When Texas legislators concluded their constitutionally mandated 140-day session, they left Austin with a $139.4 billion biennial budget for the taxpayers to cover. That represents a 19 percent increase over the budget they passed just two years ago.

Did your disposable income rise 19 percent over the last two years? Not likely.

What are they spending money on? Lots of really good causes. Indeed, one can make a strong, convincing, even moral, argument for every single line of this new state budget. Indeed, one can make a strong case that each line should actually be higher.

And that is precisely the problem.

Two years ago lawmakers faced the proverbial noose-around-the-neck. They had a $10 billion budget shortfall that had to be plugged, so they took on the difficult task of establishing spending priorities. Spending was actually reduced, in real dollars, because they had to fill the gap. Our national economy affected the state’s treasury which forced sound fiscal discipline.

Texans overwhelmingly approved of the decision to use fiscal restraint; over 60 percent in various opinion polls said lawmakers did the right thing by cutting spending.

That was then, this is now. The policy decisions that set fiscal priorities two years ago were in many cases abandoned at the sight of new cash flowing into the state coffers.

Much has been made of a lack of a school finance plan. In fact, the approved budget spends $2.2 billion more on public education than in the past. We’re spending more on public education than ever before in Texas. But with no new accountability. No new reforms. Just more spending.

This new budget spends a total of $34 billion on public education in a state with 22.5 million residents. Another $20 billion goes to colleges and universities. Medicaid, CHIP and other health and human services get $50 billion. Those three areas alone account for more than two-thirds of the state’s budget.

Every spending line-item is a top priority for lawmakers. Every single spending item has a clamoring constituency that threatens political pain, or conversely offers electoral bliss. And so they get funded as long as times are good.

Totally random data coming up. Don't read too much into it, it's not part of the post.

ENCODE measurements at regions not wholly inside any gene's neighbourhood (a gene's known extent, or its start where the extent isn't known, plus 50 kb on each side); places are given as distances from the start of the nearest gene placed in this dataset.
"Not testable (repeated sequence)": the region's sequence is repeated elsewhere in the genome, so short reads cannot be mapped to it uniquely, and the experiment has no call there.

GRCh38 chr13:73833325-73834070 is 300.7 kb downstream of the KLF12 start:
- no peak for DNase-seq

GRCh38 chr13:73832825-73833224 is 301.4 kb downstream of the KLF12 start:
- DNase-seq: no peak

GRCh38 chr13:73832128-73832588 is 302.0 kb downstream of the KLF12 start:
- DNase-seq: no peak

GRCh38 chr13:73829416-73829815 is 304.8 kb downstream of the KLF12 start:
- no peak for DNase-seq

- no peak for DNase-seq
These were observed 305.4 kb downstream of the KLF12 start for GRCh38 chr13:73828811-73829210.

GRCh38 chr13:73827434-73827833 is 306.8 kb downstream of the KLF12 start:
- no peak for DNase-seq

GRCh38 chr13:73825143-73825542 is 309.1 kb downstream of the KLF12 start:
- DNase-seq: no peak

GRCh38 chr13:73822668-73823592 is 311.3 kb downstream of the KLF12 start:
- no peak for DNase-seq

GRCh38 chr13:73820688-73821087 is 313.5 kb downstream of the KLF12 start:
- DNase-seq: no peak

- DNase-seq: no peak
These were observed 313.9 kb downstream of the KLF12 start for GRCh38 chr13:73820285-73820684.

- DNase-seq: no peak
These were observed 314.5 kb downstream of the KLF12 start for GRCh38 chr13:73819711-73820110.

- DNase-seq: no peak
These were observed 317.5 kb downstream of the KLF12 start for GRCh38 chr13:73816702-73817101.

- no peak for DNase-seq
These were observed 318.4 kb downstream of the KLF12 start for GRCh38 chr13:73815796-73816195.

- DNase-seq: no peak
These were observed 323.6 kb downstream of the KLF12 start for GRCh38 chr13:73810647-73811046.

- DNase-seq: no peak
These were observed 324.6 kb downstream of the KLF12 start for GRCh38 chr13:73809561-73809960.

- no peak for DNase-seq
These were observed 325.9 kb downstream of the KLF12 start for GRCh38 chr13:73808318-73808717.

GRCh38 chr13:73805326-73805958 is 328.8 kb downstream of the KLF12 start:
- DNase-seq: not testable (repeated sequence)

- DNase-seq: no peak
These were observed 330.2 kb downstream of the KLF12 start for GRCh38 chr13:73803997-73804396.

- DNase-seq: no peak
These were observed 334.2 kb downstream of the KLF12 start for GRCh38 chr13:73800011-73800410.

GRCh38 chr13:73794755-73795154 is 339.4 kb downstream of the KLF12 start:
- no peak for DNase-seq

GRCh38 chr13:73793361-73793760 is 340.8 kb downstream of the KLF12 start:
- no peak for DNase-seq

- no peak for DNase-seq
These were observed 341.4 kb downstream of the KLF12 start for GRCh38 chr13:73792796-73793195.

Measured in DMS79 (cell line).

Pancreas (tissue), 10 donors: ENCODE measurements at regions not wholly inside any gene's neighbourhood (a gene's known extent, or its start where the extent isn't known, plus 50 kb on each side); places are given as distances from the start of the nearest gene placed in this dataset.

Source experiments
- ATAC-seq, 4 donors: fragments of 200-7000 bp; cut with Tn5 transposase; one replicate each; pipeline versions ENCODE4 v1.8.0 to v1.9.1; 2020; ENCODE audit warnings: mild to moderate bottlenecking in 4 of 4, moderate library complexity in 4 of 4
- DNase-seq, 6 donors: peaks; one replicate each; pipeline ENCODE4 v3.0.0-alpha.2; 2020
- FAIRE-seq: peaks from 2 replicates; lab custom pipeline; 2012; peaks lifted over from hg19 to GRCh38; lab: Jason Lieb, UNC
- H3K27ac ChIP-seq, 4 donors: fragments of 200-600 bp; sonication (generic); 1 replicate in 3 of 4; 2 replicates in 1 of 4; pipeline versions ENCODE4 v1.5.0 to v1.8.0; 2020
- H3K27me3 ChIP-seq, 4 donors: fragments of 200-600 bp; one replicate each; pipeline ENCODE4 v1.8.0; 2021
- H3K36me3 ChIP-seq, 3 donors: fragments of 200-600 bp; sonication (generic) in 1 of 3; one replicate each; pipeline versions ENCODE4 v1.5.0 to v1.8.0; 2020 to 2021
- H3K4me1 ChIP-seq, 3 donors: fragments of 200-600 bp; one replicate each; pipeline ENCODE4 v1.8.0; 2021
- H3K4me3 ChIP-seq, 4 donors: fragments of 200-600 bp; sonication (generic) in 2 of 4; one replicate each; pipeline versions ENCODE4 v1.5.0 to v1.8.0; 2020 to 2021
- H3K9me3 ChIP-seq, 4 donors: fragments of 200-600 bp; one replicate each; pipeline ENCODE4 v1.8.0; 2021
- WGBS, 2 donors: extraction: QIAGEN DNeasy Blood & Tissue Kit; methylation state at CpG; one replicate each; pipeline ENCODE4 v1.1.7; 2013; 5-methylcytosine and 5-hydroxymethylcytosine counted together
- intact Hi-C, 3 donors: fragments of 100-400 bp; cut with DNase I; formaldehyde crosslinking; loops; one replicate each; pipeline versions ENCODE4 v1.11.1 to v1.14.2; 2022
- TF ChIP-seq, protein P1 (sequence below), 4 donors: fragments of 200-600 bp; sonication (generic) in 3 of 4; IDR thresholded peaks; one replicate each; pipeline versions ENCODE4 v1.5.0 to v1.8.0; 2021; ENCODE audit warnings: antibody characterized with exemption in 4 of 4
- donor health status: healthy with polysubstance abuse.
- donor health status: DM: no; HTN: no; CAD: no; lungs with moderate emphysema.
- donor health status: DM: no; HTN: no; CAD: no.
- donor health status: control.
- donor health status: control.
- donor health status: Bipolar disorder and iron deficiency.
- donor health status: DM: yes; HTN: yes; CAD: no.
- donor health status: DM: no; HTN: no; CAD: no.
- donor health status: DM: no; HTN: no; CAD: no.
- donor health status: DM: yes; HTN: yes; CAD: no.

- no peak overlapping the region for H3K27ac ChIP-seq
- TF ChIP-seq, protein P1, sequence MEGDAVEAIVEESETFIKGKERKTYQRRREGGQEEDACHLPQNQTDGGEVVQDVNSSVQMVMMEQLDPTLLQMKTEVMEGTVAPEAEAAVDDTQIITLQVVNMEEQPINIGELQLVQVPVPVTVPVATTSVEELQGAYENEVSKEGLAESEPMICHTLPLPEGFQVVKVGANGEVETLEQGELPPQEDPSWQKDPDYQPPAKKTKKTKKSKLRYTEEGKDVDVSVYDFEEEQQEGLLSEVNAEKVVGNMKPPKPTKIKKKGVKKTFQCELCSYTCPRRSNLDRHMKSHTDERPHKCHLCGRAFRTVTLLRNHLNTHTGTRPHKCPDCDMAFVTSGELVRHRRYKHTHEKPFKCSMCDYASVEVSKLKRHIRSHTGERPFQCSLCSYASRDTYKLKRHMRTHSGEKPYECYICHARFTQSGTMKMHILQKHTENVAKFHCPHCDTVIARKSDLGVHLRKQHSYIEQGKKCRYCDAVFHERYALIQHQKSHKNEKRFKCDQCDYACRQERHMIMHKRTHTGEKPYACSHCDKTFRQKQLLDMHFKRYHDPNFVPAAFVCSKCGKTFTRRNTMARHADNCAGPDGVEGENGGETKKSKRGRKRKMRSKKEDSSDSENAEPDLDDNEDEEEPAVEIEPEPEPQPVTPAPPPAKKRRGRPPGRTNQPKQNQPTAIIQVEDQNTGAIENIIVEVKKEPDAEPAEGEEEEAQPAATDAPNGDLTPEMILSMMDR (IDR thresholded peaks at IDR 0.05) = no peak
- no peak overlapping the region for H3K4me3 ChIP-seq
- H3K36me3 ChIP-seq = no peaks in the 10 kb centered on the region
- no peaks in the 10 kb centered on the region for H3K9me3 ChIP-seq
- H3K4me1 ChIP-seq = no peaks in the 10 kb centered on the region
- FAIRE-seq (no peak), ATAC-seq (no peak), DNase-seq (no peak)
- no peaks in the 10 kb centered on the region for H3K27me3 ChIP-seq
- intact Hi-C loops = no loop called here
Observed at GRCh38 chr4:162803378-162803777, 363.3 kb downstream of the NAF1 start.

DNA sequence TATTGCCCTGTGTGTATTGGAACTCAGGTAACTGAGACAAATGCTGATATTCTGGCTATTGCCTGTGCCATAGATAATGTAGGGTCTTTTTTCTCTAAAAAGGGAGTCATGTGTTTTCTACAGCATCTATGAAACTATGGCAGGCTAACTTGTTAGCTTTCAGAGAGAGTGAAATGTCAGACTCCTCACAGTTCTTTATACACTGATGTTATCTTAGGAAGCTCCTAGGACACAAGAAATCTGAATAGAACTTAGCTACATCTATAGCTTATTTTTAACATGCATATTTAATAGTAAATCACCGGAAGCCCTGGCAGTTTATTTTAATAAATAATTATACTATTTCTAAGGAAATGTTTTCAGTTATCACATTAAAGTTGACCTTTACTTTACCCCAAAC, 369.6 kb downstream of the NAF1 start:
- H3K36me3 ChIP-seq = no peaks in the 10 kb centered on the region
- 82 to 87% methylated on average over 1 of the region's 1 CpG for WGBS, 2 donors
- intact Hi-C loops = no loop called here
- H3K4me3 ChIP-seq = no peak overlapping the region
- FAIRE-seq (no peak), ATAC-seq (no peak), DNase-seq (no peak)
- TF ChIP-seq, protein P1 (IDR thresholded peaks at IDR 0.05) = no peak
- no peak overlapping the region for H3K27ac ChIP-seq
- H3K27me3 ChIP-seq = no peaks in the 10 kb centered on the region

In a perverse way, our rejuvenated and thriving Texas economy is partially to blame for the Austin spending spree. It might make one sarcastically hope for more down times.

But there is a better way; a better way to compel the fiscal discipline that our elected leadership embraced when times were bad – even when the economy is good. That way is a taxpayer bill of rights – a TABOR.

A TABOR very simply forces government to live within its means. Politicians are allowed to spend only as much more as allowed for inflation plus population growth. That’s a reasonable measure – it accounts for people moving in and prices going up. If they want to spend more, the lawmakers simply need to ask for permission from the people.

By forcing the legislature, and indeed the public, to prioritize spending, a TABOR compels rational policy decisions based on measurable outcomes and not fairy tales. It forces the funding of true public priorities at the top of the line, ensures necessary services are provided, and everything else must wait its appropriate turn.

The beauty of a TABOR is found not only in the restraint on spending it creates, but on revenues. Under a TABOR, revenues – taxes – cannot increase beyond inflation plus population growth. Legislators can neither bring in nor expend more money without first making the case to the taxpayers.

When the legislature next convenes, amending the state’s constitution to include a strong TABOR should be the top priority.

The time has come to end the state’s spending disorder before it gets worse. The single best cure is a strong TABOR. Without it, Texans had better grow accustomed to an increasing level of fiscal heartburn.

Michael Quinn Sullivan is the vice president of the Texas Public Policy Foundation, a non-profit research institute based in Austin (www.TexasPolicy.com).